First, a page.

Let's start way back. The invention of schemes moved algebraic geometry away from thinking about varieties as embedded objects. However, embedding an abstract scheme into projective space has a lot of advantages, so if we can do that, it's useful. And even if we cannot embed our scheme into projective space, but we can find a non-trivial map, that gives us some way to understand our abstract scheme. In order to find a non-trivial map we need a line bundle with sections.

So we are interested in finding sections of various sheaves, but primarily line bundles (and of course for this sometimes we need to deal with other kind of sheaves). Thus we are interested in $H^0$.

On the other hand, computing $H^0$ is non-trivial. There are no good general methods. One reason for this is that, for instance, $H^0$ is not constant in families, or put it another way it is not deformation invariant. On the other hand, $\chi(X,\mathscr F)$ behaves much better. It is constant in flat families and if $\mathscr F$ is a line bundle, then it is computable using Riemann-Roch.

Then, if we know that $H^i=0$ for $i>0$, then $H^0=\chi$ and we're good.

Here is an explicit example for a typical use of Serre vanishing:

**Example 1** Suppose $X$ is a smooth projective variety and $\mathscr L$ is an ample line bundle on $X$.
Then we know that $\mathscr L^{\otimes n}$ is very ample and $H^i(X, \mathscr L^{\otimes n})=0$ for $i>0$ and $n\gg 0$. Then $\mathscr L^{\otimes n}$ induces an embedding $X\hookrightarrow \mathbb P^N$
where $N=\dim H^0(X,\mathscr L^{\otimes n})-1=\chi(X,\mathscr L^{\otimes n})-1$ by Serre's vanishing and hence $N$ is now computable by Riemann-Roch.

The only shortcoming of the above is that in general there is no way to tell what $n\gg0$ really means and so it is hard to get any explicit numerical estimates out of this. This is where Kodaira vanishing can help.

**Example 2** In addition to the above assume that $\mathscr L=\omega_X$, or in other words assume that $X$ is a smooth canonically polarized projective variety. There are many of these, for instance all smooth projective curves of genus at least $2$ or all hypersurfaces satisfying $\deg > \dim +2$.
In particular, these are those of which we like to have a moduli space.
Anyway, the way Kodaira vanishing changes the above computation is that now we know that already $H^i(X,\omega_X^{\otimes n})=0$ for $i>0$ and $n>1$! In other words, as soon as we know that $\omega_X^{\otimes n}$ is very ample and $n>1$, then we can compute the dimension of the projective space into which we can embed our canonically polarized varieties. In fact, perhaps more importantly than that we can compute it, we know (from the above) without computation that this value is constant in families.
So, once we have a boundedness result that says that this happens for any $n\geq n_0$ for a given $n_0$, and Matsusaka's Big Theorem says exactly that, then we know that all such canonically polarized smooth projective varieties (with a fixed Hilbert polynomial) can be embedded into $\mathbb P^N$, that is, into the **same** space.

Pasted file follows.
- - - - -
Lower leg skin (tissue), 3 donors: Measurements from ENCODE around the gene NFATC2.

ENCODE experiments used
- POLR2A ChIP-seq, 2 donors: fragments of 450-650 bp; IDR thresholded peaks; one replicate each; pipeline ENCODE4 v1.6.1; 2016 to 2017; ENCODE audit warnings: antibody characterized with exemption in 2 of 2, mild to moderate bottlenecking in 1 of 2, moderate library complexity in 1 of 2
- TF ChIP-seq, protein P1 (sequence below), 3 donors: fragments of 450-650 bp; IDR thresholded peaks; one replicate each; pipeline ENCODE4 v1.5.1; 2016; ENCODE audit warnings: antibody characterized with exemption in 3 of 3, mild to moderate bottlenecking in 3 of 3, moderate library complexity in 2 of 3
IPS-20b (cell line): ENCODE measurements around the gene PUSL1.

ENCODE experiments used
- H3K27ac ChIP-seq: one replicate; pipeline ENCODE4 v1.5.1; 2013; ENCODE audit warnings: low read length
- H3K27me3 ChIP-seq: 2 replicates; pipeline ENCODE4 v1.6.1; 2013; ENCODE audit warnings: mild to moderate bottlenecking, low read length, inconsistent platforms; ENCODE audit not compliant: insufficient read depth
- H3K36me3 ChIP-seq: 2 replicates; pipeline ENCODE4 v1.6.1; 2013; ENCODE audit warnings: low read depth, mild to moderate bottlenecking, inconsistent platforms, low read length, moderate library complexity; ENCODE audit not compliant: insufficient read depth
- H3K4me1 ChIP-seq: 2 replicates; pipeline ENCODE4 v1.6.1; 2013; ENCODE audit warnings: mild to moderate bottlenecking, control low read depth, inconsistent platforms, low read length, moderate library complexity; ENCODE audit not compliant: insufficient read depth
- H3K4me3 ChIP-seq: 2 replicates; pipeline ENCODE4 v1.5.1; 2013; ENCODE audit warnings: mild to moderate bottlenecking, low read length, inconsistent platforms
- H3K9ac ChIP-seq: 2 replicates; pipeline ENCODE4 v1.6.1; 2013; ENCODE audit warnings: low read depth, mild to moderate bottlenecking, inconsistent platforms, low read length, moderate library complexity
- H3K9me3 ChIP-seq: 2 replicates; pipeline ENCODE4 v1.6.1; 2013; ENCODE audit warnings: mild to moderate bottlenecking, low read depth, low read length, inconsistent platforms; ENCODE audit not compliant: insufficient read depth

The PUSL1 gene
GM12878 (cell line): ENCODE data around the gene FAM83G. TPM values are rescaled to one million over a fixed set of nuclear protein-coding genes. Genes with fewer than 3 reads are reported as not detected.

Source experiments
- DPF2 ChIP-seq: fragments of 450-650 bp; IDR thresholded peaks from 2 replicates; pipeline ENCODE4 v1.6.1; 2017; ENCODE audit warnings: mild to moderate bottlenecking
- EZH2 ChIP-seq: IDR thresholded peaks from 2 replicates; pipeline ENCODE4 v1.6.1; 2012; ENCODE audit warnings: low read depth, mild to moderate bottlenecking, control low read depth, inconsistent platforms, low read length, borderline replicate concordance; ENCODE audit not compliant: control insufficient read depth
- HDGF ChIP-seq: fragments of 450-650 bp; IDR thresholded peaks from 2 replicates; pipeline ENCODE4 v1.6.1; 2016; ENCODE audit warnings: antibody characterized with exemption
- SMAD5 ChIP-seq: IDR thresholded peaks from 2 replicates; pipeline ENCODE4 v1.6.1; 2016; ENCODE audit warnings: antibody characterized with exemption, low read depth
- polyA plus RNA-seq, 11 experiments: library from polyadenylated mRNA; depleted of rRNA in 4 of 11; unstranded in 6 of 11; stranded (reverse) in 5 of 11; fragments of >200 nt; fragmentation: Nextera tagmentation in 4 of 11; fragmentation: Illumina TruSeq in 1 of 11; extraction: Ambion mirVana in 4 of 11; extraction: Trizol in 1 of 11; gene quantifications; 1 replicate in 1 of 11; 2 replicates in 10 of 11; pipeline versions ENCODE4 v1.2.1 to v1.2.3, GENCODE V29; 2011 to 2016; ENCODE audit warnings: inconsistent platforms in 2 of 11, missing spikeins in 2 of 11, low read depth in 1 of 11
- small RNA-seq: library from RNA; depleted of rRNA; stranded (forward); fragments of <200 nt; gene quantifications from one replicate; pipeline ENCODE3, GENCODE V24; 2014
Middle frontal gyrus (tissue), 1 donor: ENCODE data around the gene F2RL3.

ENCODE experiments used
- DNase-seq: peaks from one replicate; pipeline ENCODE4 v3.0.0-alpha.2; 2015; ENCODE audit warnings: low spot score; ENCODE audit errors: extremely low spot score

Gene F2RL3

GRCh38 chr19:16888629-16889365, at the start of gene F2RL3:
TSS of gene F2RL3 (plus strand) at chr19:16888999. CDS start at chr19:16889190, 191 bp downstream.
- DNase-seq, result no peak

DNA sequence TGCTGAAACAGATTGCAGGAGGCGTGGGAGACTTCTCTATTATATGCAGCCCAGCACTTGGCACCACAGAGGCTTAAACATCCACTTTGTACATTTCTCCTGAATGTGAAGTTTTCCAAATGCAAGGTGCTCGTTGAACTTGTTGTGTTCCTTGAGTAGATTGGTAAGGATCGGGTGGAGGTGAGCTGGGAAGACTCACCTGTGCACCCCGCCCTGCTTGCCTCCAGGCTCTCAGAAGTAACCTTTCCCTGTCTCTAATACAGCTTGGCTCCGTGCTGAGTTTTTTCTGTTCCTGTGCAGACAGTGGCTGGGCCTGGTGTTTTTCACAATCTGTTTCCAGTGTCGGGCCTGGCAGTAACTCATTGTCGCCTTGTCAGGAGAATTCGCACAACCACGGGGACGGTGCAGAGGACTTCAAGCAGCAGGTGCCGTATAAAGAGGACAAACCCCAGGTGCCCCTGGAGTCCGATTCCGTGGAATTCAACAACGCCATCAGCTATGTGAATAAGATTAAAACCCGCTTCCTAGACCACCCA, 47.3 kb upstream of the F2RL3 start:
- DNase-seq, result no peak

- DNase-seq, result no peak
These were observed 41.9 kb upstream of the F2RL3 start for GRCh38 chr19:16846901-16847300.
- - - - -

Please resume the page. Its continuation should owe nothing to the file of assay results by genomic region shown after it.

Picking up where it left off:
This implies that then all of these varieties show up in the appropriate Hilbert scheme of $\mathbb P^N$ and we're on our way to construct our moduli space.

Of course, there is a lot more to do to finish the whole construction and also this method works in other situations, so this is just an example.

There is one more thing one might think regarding your question, that is, ask the more abstract question:

"What does higher cohomology of sheaves mean (e.g., geometrically)?"

This is arguable, but I think that the essence of higher cohomology is that it measures the failure of something we wish were true all the time, but isn't. More specifically, if you're given a short exact sequence of sheaves on $X$
$$
0\to \mathscr F' \to \mathscr F \to \mathscr F'' \to 0
$$
then we know that even though $\mathscr F \to \mathscr F''$ is surjective, the induced map on the global sections $H^0(X,\mathscr F) \to H^0(X,\mathscr F'')$ is not. However, the vanishing of $H^1(X,\mathscr F')$ implies that for any surjective map of sheaves with kernel $\mathscr F'$ as above the induced map on global sections is also surjective. Since you already have a geometric interpretation of $H^0$, this gives one for $H^1$: it measures (or more precisel

For a more detailed explanation of the same idea see this MO answer.

In my opinion the best way to understand higher ($>1$) cohomology is that it is the lower cohomology of syzygies. In other words, consider a sheaf $\mathscr F$ and embed it into an acyclic (e.g., flasque or injective or flabby or soft) sheaf. So you get a short exact sequence:
$$
0\to \mathscr F\to \mathscr A\to \mathscr G \to 0
$$
Since $\mathscr A$ is acyclic, we have that for $i>0$
$$
H^{i+1}(X,\mathscr F)\simeq H^i(X,\mathscr G),
$$
so if you understand what $H^1$ means, then $H^2$ of $\mathscr F$ is just $H^1$ of $\mathscr G$,
$H^3$ of $\mathscr F$ is just $H^2$ of $\mathscr G$ and so on.